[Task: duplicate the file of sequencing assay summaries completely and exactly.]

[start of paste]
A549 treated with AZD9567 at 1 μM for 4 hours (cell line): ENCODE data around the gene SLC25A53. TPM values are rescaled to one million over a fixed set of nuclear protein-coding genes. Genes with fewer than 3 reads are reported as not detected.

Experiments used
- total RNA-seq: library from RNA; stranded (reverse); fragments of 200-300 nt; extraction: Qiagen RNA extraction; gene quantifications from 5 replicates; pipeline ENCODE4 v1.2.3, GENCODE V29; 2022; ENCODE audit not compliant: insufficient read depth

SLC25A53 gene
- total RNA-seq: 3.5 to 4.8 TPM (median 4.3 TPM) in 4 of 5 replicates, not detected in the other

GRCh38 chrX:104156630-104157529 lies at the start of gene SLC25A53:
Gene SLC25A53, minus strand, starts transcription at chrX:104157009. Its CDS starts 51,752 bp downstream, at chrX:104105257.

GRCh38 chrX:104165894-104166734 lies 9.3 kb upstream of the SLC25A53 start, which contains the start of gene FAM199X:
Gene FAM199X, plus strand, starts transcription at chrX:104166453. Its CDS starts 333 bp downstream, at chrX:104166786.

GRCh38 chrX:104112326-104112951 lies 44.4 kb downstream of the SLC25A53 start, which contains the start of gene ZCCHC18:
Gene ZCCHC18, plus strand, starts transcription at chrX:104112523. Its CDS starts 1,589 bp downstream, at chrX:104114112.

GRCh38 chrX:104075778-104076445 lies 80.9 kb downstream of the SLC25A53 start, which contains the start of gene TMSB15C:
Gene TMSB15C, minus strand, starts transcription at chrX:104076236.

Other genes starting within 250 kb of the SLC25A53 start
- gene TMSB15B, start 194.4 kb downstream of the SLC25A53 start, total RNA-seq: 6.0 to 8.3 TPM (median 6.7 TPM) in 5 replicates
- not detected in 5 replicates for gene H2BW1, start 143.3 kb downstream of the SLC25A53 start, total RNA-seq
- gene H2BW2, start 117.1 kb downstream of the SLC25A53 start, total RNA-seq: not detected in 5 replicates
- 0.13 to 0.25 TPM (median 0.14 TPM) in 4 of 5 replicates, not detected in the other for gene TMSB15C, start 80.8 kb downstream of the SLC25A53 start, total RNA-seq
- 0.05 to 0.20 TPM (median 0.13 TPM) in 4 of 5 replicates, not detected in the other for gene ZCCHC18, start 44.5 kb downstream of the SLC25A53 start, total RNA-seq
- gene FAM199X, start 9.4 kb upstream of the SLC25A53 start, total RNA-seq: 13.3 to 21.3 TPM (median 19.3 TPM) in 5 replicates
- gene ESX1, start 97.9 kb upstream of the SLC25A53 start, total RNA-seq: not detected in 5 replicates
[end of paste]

A549 treated with AZD9567 at 1 μM for 4 hours (cell line): ENCODE data around the gene SLC25A53. TPM values are rescaled to one million over a fixed set of nuclear protein-coding genes. Genes with fewer than 3 reads are reported as not detected.

Experiments used
- total RNA-seq: library from RNA; stranded (reverse); fragments of 200-300 nt; extraction: Qiagen RNA extraction; gene quantifications from 5 replicates; pipeline ENCODE4 v1.2.3, GENCODE V29; 2022; ENCODE audit not compliant: insufficient read depth

SLC25A53 gene
- total RNA-seq: 3.5 to 4.8 TPM (median 4.3 TPM) in 4 of 5 replicates, not detected in the other

GRCh38 chrX:104156630-104157529 lies at the start of gene SLC25A53:
Gene SLC25A53, minus strand, starts transcription at chrX:104157009. Its CDS starts 51,752 bp downstream, at chrX:104105257.

GRCh38 chrX:104165894-104166734 lies 9.3 kb upstream of the SLC25A53 start, which contains the start of gene FAM199X:
Gene FAM199X, plus strand, starts transcription at chrX:104166453. Its CDS starts 333 bp downstream, at chrX:104166786.

GRCh38 chrX:104112326-104112951 lies 44.4 kb downstream of the SLC25A53 start, which contains the start of gene ZCCHC18:
Gene ZCCHC18, plus strand, starts transcription at chrX:104112523. Its CDS starts 1,589 bp downstream, at chrX:104114112.

GRCh38 chrX:104075778-104076445 lies 80.9 kb downstream of the SLC25A53 start, which contains the start of gene TMSB15C:
Gene TMSB15C, minus strand, starts transcription at chrX:104076236.

Other genes starting within 250 kb of the SLC25A53 start
- gene TMSB15B, start 194.4 kb downstream of the SLC25A53 start, total RNA-seq: 6.0 to 8.3 TPM (median 6.7 TPM) in 5 replicates
- not detected in 5 replicates for gene H2BW1, start 143.3 kb downstream of the SLC25A53 start, total RNA-seq
- gene H2BW2, start 117.1 kb downstream of the SLC25A53 start, total RNA-seq: not detected in 5 replicates
- 0.13 to 0.25 TPM (median 0.14 TPM) in 4 of 5 replicates, not detected in the other for gene TMSB15C, start 80.8 kb downstream of the SLC25A53 start, total RNA-seq
- 0.05 to 0.20 TPM (median 0.13 TPM) in 4 of 5 replicates, not detected in the other for gene ZCCHC18, start 44.5 kb downstream of the SLC25A53 start, total RNA-seq
- gene FAM199X, start 9.4 kb upstream of the SLC25A53 start, total RNA-seq: 13.3 to 21.3 TPM (median 19.3 TPM) in 5 replicates
- gene ESX1, start 97.9 kb upstream of the SLC25A53 start, total RNA-seq: not detected in 5 replicates